Yesterday was a very bad day for tens of thousands of families and businesses that need breathing space in respect of their mortgages. The announcement that mortgage breaks will come to an end after this week has caused a great deal of anxiety and stress. These mortgage breaks gave homeowners and businesses some relief as the economic effects of the emergency and public health restrictions bit hard. Nobody expected the mortgage breaks to go on forever but they should certainly have been maintained for as long as the pandemic continued. In other countries, mortgage holders have been given breaks of nine months or even a year but that is not the case here. Here, mortgage holders got a break of three months followed by an extension lasting a further three months.
Yesterday, we learnt that the banks will return to business as usual but it is not a case of business as usual for many families and businesses. There are families and businesses that will simply not be able to return to repaying their mortgages normally. Leaving mortgage holders to go it alone and relying on the sympathy of the banks to deal with individual cases is, frankly, unacceptable.
Yesterday's meeting between senior Government Ministers and the banks was a facade. There was no real intent on the part of the Government to reach a solution that would help mortgage holders. All of this is happening at a time when the cosy connections between the Government and the financial sector are once again on show. We have learnt that the former Minister of State, Senator Michael D'Arcy, is leaving the Seanad to be appointed as CEO of a financial lobbying group. In summary, all of this means that there will be no relief for struggling mortgage holders but a big job for a former Minister of State. What does this say to the families and businesses that were relying on the Government to stand up for them and to go to bat for them? This is the second former Minister of State at the Department of Finance to go through the revolving door from the Government into the world of high finance. In fact, during yesterday's meeting, Ministers from the Taoiseach's Government sat on one side of the table while a former Minister of State at the Department of Finance sat on the other side representing the banks.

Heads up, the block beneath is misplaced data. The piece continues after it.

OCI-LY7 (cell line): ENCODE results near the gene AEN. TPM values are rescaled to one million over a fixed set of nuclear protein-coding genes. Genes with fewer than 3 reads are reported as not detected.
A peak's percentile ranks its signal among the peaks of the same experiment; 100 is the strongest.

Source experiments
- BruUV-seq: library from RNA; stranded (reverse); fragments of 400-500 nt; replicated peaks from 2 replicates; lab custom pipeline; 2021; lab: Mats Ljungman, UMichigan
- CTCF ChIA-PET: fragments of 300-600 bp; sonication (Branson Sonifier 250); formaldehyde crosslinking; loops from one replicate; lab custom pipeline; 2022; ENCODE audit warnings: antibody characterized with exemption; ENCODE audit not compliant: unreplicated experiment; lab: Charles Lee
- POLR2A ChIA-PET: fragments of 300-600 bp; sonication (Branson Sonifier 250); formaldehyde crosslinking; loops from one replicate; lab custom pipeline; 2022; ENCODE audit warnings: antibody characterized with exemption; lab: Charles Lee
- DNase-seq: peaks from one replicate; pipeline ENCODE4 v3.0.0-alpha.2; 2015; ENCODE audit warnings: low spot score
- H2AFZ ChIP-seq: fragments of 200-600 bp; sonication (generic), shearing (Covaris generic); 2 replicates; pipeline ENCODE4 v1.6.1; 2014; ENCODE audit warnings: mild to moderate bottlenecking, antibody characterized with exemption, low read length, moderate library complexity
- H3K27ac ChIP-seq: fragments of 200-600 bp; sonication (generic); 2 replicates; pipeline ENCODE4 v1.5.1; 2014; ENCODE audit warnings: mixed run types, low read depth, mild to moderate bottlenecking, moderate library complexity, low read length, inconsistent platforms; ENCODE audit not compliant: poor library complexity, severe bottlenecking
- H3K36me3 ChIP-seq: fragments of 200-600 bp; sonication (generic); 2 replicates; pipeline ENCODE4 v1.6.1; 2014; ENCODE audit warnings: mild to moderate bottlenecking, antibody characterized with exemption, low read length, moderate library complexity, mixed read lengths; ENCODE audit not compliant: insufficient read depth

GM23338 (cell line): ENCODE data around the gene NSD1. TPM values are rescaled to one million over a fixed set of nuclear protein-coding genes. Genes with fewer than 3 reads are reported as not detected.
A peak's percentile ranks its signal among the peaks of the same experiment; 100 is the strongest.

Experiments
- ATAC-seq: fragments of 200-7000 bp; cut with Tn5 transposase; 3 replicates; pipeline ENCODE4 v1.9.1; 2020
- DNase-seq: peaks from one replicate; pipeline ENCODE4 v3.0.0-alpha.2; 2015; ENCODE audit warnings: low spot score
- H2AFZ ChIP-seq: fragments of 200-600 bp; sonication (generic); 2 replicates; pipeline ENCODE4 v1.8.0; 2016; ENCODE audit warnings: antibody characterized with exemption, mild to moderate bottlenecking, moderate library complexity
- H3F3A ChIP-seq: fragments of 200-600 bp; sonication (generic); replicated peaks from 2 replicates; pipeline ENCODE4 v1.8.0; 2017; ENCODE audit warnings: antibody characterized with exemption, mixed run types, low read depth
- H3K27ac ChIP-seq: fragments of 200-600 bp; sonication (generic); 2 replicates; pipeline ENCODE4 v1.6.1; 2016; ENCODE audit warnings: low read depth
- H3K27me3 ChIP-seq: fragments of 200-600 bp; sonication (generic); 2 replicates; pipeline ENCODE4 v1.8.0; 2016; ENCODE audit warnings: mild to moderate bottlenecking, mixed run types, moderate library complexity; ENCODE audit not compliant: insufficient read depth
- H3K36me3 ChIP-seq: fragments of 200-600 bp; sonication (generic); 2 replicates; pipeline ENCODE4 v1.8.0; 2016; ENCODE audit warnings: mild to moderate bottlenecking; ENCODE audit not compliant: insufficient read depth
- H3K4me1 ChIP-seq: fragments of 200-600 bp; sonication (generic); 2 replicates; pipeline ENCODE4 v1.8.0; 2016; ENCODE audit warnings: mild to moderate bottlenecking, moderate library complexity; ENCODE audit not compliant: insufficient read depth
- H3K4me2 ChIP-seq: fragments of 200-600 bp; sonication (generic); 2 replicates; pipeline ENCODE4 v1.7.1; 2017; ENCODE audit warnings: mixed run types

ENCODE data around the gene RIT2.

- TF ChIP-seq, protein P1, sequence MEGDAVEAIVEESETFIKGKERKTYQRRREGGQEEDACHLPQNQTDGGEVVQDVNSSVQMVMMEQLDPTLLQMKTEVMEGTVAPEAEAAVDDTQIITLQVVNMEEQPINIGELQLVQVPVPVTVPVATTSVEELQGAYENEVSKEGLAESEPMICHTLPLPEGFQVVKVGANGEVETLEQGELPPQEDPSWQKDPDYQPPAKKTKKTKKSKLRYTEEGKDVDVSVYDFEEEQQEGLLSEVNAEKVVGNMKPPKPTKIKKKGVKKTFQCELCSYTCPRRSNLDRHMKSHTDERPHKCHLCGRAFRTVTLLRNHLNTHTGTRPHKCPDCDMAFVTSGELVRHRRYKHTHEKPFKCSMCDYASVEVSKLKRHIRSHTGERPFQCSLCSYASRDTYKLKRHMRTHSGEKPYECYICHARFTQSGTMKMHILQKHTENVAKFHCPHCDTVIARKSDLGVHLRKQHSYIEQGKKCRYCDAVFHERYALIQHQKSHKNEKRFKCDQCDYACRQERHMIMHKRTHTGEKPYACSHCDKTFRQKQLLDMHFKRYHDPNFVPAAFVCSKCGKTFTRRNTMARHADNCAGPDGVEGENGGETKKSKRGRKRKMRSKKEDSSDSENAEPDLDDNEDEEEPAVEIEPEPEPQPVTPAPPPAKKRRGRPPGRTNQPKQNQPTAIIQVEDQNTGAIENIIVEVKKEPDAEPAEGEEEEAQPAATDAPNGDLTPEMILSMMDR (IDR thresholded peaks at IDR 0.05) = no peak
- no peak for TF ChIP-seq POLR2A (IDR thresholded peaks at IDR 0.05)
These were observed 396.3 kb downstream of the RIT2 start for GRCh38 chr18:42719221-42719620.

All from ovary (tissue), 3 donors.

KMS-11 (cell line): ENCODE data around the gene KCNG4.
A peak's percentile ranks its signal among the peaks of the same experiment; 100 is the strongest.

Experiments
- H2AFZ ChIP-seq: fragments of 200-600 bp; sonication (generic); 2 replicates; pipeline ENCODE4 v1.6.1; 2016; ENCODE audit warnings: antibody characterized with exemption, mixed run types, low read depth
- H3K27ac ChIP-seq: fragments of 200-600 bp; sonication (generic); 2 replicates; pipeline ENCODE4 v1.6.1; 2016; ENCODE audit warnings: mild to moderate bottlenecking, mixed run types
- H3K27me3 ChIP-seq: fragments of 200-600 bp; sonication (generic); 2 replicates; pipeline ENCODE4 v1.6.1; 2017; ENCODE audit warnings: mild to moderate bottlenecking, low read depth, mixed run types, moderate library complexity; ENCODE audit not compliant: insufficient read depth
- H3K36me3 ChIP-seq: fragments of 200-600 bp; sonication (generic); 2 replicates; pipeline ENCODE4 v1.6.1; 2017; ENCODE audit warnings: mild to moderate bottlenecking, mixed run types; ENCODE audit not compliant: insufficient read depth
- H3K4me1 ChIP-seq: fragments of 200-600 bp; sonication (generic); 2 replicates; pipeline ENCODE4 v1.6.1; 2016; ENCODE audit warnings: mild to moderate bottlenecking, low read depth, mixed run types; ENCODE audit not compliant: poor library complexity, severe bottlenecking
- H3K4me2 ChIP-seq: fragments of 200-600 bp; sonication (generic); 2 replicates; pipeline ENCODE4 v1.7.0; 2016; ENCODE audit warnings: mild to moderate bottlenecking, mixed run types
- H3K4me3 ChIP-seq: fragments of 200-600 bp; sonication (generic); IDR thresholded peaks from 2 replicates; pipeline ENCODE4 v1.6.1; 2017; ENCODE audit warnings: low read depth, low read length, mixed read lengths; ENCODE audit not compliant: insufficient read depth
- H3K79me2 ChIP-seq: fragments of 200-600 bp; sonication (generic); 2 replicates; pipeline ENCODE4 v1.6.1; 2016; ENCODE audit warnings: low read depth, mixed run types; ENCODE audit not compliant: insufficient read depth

The Tánaiste, Deputy Varadkar, has warmly welcomed Senator D'Arcy's new job. He said that he understands why, after 20 years in public life, the Senator might wish to start a new chapter in his life. He said that he will always be welcome should he decide to run for election again. He went on to say that his new employers are fortunate to recruit someone of his calibre.
The Minister, Deputy Eamon Ryan, another of the Taoiseach's colleagues in government, said something different. He said that he has concerns about all of this and that he has shared those concerns with the Taoiseach. We know that the Standards In Public Office Commission, SIPO, has certainly had concerns about this revolving door. Over the last five years, it has approached the Government to seek changes to legislation that would give it the power to investigate and prosecute Ministers who do not adhere to the rules on cooling-off periods before moving to jobs with lobbying groups. SIPO's approaches in this regard have been consistently ignored by the Government. One has to wonder why.
The Tánaiste has one point of view of the appointment. The Minister, Deputy Eamon Ryan, has a different point of view. He says he has concerns and that he has shared these concerns with the Taoiseach. Will the Taoiseach set out for us his position on this matter? Does the Taoiseach share the concerns of the Minister, Deputy Eamon Ryan? If he does, what are those concerns? What action, as Head of Government, does the Taoiseach propose to take on this matter?